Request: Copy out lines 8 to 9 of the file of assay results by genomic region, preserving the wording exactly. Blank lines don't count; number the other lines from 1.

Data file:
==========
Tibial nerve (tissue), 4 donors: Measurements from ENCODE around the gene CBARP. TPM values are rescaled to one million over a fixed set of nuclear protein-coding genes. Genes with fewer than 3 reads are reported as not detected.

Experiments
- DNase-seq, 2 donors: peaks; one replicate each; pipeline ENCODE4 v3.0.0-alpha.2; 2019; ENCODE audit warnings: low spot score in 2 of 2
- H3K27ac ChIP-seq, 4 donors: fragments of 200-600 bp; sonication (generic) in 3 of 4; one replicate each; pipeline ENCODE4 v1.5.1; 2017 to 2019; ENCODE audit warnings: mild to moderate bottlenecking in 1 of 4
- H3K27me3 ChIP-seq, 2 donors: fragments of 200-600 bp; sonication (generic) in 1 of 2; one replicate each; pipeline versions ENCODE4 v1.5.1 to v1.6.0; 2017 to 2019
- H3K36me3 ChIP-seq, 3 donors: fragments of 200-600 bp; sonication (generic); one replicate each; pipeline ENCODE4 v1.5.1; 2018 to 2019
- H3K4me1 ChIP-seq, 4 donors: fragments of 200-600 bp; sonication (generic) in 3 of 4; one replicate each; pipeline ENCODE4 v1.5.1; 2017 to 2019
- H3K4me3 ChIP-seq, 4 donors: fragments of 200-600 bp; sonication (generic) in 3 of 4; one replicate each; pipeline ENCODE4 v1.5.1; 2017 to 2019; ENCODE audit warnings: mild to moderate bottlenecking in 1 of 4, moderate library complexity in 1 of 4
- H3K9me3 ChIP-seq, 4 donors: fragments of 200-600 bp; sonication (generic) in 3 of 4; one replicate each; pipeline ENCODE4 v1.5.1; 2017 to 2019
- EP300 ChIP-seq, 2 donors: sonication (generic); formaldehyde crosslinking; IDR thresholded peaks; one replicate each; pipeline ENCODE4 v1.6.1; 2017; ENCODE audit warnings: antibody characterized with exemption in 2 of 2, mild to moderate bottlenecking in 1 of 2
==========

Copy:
- H3K4me3 ChIP-seq, 4 donors: fragments of 200-600 bp; sonication (generic) in 3 of 4; one replicate each; pipeline ENCODE4 v1.5.1; 2017 to 2019; ENCODE audit warnings: mild to moderate bottlenecking in 1 of 4, moderate library complexity in 1 of 4
- H3K9me3 ChIP-seq, 4 donors: fragments of 200-600 bp; sonication (generic) in 3 of 4; one replicate each; pipeline ENCODE4 v1.5.1; 2017 to 2019